This is rather bad news for older persons living in inner cities where both ozone concentrations, mainly in summer, heat and micro-particles cumulate. Similarly, areas with frequent so-called inversion micro-climate, (a layer of cold air on top of SMOG blocks the renewal of air for extended periods) face particular health risks. Professions that work long durations outside in the sun or the exercise of sports during high ozone day-time run higher risks for a deterioration of their lung functions in the long-run. The medical evidence is there now, also for Europe, what had been shown already for the US before.
It is time to adapt our lifestyle to these health risks. High effort physical work outside should start as early as possible in the morning hours or even before sun rise. Staying indoors is highly recommendable for older persons and persons with reduced lung functions (asthma risks) during such periods of high ozone concentrations. Like it or not, even wearing a mask outside, when it is sunny and hot would be preferential, but is rather inconvenient. We need to shift airing living rooms or offices without climatization to early morning hours rather than ambient temperatures in the afternoon, when ozone peaks are prevalent.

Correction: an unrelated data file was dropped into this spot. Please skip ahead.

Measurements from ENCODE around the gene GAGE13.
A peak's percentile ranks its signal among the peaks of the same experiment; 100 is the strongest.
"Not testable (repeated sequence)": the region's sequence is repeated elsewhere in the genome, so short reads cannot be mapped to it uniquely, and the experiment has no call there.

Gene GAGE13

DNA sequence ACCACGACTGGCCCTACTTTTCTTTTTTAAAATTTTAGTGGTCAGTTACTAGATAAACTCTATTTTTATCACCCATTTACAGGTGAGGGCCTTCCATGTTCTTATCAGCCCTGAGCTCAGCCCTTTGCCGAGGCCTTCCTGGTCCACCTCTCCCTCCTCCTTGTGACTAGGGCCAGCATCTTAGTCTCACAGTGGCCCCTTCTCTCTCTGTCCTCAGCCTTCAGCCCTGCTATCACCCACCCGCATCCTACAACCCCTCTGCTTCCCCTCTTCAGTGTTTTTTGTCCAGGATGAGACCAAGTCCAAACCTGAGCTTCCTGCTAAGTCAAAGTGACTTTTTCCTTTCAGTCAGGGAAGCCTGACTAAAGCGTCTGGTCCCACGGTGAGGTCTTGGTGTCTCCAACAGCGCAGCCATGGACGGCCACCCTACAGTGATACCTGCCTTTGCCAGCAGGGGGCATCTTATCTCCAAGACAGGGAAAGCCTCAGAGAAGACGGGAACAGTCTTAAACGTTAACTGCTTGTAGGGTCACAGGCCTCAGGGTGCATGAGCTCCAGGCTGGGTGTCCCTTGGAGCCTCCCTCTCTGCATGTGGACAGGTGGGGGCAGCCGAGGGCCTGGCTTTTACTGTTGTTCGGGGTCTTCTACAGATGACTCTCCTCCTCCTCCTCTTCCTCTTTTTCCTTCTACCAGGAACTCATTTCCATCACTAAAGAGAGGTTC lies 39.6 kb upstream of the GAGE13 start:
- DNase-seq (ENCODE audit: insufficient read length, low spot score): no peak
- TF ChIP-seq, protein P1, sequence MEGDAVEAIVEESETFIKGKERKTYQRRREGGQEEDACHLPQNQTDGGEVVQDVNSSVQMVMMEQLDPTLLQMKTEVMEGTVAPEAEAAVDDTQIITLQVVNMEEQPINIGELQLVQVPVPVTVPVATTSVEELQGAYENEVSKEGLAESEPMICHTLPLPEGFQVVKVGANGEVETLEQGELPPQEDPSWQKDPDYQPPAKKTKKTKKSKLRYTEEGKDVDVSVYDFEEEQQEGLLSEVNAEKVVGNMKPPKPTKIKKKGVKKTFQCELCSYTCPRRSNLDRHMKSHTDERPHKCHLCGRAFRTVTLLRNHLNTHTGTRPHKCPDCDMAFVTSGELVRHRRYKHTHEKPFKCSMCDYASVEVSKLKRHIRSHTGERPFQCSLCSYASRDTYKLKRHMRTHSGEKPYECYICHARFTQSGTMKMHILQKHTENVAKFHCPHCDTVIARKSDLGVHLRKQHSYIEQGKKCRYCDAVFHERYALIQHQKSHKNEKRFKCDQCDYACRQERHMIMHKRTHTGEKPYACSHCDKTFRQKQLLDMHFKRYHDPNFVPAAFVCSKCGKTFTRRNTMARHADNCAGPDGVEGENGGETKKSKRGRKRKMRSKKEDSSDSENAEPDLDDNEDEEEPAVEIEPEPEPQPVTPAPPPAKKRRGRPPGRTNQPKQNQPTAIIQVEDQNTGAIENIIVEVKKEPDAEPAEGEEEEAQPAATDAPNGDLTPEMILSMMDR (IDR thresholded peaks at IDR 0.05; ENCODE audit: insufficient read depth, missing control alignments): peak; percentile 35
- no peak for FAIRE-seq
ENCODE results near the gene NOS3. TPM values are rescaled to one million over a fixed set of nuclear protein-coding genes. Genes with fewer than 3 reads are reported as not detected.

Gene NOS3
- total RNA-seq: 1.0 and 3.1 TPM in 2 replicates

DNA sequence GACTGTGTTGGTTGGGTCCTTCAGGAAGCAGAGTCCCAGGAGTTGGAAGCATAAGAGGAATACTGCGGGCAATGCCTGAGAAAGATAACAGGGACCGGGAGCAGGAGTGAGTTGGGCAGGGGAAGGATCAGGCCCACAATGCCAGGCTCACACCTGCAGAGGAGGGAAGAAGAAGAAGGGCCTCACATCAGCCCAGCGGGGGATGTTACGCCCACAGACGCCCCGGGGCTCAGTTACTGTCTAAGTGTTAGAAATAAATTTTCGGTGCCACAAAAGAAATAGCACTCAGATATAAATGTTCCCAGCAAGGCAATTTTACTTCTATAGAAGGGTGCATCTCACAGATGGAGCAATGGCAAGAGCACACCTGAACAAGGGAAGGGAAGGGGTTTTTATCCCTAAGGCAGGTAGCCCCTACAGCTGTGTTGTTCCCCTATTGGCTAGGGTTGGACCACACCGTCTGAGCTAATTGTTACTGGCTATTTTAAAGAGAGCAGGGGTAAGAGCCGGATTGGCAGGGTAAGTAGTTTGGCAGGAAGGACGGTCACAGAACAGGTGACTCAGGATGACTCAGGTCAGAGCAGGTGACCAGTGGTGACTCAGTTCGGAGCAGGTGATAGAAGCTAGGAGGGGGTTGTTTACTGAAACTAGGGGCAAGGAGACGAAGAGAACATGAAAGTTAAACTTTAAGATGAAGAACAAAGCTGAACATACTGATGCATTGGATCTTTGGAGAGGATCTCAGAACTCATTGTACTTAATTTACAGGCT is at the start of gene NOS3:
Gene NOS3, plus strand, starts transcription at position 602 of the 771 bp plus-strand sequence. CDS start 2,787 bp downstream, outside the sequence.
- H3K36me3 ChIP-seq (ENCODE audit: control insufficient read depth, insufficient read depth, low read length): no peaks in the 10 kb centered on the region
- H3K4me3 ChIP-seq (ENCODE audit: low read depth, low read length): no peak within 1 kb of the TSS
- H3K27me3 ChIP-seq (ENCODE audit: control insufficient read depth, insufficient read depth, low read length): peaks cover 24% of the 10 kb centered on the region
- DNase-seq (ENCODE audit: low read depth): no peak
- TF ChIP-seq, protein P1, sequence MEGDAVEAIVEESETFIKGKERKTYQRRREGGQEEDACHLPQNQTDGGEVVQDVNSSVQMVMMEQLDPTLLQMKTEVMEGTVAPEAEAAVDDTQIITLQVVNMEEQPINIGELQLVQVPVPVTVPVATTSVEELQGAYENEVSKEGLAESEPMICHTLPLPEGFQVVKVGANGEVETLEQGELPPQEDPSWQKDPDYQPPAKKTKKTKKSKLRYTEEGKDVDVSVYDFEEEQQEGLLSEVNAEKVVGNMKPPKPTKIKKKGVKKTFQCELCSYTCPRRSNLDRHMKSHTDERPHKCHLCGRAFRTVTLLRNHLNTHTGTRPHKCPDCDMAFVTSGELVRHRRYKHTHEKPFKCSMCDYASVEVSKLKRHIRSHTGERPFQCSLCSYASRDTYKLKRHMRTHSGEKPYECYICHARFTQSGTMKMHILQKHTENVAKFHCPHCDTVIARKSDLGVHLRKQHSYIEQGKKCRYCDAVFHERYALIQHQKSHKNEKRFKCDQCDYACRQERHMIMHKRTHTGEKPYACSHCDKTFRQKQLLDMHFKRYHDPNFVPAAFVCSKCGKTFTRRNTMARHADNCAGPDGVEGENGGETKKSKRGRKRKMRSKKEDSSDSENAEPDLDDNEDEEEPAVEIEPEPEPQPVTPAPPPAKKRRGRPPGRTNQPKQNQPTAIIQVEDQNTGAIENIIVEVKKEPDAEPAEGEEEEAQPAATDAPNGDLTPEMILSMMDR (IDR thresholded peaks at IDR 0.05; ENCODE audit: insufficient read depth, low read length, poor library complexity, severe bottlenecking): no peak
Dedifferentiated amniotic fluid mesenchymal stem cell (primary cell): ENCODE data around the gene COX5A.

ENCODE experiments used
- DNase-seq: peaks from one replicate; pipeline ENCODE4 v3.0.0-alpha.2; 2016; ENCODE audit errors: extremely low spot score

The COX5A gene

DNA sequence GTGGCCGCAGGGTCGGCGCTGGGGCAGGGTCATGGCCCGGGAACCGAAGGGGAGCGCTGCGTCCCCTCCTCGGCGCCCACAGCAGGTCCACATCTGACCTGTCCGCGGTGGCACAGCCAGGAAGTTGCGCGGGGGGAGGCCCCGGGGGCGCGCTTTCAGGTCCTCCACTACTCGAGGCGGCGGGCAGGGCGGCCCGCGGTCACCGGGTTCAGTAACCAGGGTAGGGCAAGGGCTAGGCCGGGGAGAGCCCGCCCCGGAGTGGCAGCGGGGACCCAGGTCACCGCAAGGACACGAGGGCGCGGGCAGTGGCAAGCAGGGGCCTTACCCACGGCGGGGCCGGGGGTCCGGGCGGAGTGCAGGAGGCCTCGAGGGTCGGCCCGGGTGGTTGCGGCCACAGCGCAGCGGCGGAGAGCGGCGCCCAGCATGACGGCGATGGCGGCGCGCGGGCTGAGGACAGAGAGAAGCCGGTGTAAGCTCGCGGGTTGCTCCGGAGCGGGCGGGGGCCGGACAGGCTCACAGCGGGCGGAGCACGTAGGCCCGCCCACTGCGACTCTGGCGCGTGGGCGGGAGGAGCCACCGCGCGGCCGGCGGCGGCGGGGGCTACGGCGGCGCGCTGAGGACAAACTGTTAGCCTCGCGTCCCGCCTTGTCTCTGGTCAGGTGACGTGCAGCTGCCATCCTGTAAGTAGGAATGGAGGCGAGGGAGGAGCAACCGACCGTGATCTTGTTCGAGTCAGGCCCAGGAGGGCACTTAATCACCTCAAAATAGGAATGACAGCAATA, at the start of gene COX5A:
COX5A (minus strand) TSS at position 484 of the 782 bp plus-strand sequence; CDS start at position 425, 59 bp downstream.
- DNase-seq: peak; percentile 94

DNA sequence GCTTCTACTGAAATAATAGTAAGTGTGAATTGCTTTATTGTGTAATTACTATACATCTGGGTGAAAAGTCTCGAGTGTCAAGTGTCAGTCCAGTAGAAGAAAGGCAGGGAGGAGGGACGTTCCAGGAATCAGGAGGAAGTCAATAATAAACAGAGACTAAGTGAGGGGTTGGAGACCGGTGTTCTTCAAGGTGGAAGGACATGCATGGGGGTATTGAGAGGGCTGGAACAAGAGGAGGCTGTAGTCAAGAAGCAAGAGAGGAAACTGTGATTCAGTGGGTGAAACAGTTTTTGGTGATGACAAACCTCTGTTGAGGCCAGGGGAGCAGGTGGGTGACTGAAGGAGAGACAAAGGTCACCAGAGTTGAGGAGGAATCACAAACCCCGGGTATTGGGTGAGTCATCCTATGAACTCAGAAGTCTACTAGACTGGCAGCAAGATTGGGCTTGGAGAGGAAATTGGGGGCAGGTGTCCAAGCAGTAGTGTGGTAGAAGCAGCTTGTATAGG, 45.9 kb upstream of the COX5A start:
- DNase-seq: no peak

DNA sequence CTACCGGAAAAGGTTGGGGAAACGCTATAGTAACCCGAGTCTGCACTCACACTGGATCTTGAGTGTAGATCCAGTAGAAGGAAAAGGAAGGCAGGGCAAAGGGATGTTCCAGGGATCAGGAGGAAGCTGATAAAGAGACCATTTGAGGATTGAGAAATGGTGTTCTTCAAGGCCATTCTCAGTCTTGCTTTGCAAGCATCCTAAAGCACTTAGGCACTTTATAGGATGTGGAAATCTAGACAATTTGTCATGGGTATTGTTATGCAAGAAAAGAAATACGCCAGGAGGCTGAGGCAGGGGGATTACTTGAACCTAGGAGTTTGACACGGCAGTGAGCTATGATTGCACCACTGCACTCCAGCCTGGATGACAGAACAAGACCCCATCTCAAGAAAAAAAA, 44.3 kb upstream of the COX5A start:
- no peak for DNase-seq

These effects and remedies have been known for some time, but the evidence is much more compelling now (Zhao et al. 2023). Climate change in form of global and local warming, particularly in inner cities, will only exacerbate these effects in the coming years. Prevention measures need to be considered in public health measures as well as urban planning. We can do it, if we want to. Start now to benefit from the effects a decade later or for the benefit of younger generations. (Image: Int. Encycl. of public health, p.702).
For everyone who enjoys a good walk, with or without dog, Alberto Giacometti is an artist of interest. The world-famous statue “L’homme qui marche” can be admired in several places. Chur (CH) is the artist’s place of death. The most prestigious galleries in Switzerland all have one or several of his art works. In the Bündner Museum in Chur three sculptures of women are perfectly put into correspondence in one exposition room. Eli and Anette from the years 1961 and 1965 talk to Francine with her arms closed in front (title: buste d’une femme). The latter one is from 1962, but was only finished and released as sculpture in 1966, the year of his death or departure. This seems to close a wide circle of creation in the life course of this itinerating artist. Walking the exhibition from sculpture to sculpture is a first step towards meditation walks. Awareness of the stories of the personalities involved widens our horizons. Alberto Giacometti is one of the many artists from the family of the Giacomettis. In the museum in Chur the other family members are well represented, too. Women artists seem to be missing there, probably this needs additional generations.